Better backpacks help lessen strain
By Amanda Rogers
Knight Ridder Newspapers
It's back to school, and back to backpacks. And for kids today, that can mean trouble. The average American child lugs around about 20 pounds of books and other school paraphernalia daily, an unhealthy and sometimes hazardous exercise.
"We think of muscular strain coming from trauma, like an accident," says Carolyn Slay, a physical therapist at Cook Children's Medical Center in Fort Worth, Texas. "But wearing a backpack that's too heavy, over time you can end up with an injury.
"You can have pressure on nerves (from the straps) and the nerves travel through muscles, so with muscle spasms you can impinge the nerve and get tingling and numbness in your hands," Slay says.
Most kids don't wear their backpacks correctly -- with both straps -- because it isn't cool. But being cool can lead to some serious pain and long-term health problems. "Wearing the backpack on one side puts a strain on the muscles and tissue," Slay says. "When you get muscular strain to that degree and for that length (of time,) it can actually pull the vertebrae out of line. It looks like curvature of the spine. It's not necessarily that shoulder that hurts, but the muscles are having to compensate. Your child could have pain elsewhere, including headaches."
In response to concerns over the heavier loads, backpack designers such as Nike and JanSport have begun to market ergonomically correct packs.
"Kids are going to doctors and chiropractors and they have the backs of 40-year-olds," says Leigh Bakum, product-line manager for Nike's global line. She guided a team of designers through 18 months of heavy-lifting backpack research.
"We think the problems are linked to the loads they're being forced to carry," Bakum says. "Lockers are going away, and books are getting bigger. They're carrying it on their back. We were in Hong Kong in January, and it was front-page news there."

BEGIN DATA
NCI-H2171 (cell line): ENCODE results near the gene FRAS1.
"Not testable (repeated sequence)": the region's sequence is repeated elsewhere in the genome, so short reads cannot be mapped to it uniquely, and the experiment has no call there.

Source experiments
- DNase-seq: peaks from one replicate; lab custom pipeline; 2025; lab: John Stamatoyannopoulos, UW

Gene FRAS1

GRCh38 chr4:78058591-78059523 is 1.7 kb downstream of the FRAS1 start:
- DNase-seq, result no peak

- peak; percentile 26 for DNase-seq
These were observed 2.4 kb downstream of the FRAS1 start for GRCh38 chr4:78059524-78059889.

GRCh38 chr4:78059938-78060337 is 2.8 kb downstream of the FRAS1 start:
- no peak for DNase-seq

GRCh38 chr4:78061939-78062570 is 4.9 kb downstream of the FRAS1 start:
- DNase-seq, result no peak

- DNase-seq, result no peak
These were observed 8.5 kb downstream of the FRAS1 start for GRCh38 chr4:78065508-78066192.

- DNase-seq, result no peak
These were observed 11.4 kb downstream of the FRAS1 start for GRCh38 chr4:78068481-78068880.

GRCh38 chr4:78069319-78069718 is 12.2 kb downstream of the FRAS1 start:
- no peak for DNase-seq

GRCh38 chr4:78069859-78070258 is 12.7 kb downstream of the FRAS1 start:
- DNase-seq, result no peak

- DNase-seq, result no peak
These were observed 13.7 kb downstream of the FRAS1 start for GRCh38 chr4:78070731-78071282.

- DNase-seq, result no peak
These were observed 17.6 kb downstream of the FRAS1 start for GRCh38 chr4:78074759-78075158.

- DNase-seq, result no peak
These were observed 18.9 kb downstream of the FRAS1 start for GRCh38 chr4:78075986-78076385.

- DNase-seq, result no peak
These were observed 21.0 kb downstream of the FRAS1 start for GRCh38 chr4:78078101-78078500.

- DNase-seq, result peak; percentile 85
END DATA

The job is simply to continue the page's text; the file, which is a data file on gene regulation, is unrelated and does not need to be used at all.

JanSport, the leading backpack seller in the United States, has put really wide straps on its ergo packs and filled them with a honeycomb of plastic gel to cushion the shoulders. Nike, which has three new ergonomically correct BioKNX packs in its fall line, lined its packs' shoulder straps with little capsules of air. The BioKNX packs also have padded neck and lower-back supports and a thick plastic disc in the center that curves around a kid's spine to center the load.
"It helps place the heaviest loads in the optimal spot and has clips to keep the books from shifting, because we know the kids who wear our backpacks are very active," Bakum says.
Ergonomics, though, will only get your child so far if she loads too much into the pack or slings it over one shoulder.
"My recommendation is, your pack should never weigh more than 20 percent of your weight," Slay says. "Wear the backpack the way that it was intended, to distribute the weight. At the very least, alternate which shoulder you wear it over. The best advice is to wear it as it was intended."
Even though it may not look cool, fastening the waist belt will help ease the load, too.
"Packs tend to bounce and bang, and that can be painful," Slay says. "The belt secures it better so you don't get the banging; it keeps the pack still and the weight distributed more evenly."
Anything that distributes the weight will make the pack more comfortable, Slay says, but the load is still the same.
"You're still carrying the weight," she says. "Be logical. If your kids are leaning backward when they put it on, it's probably not a good thing."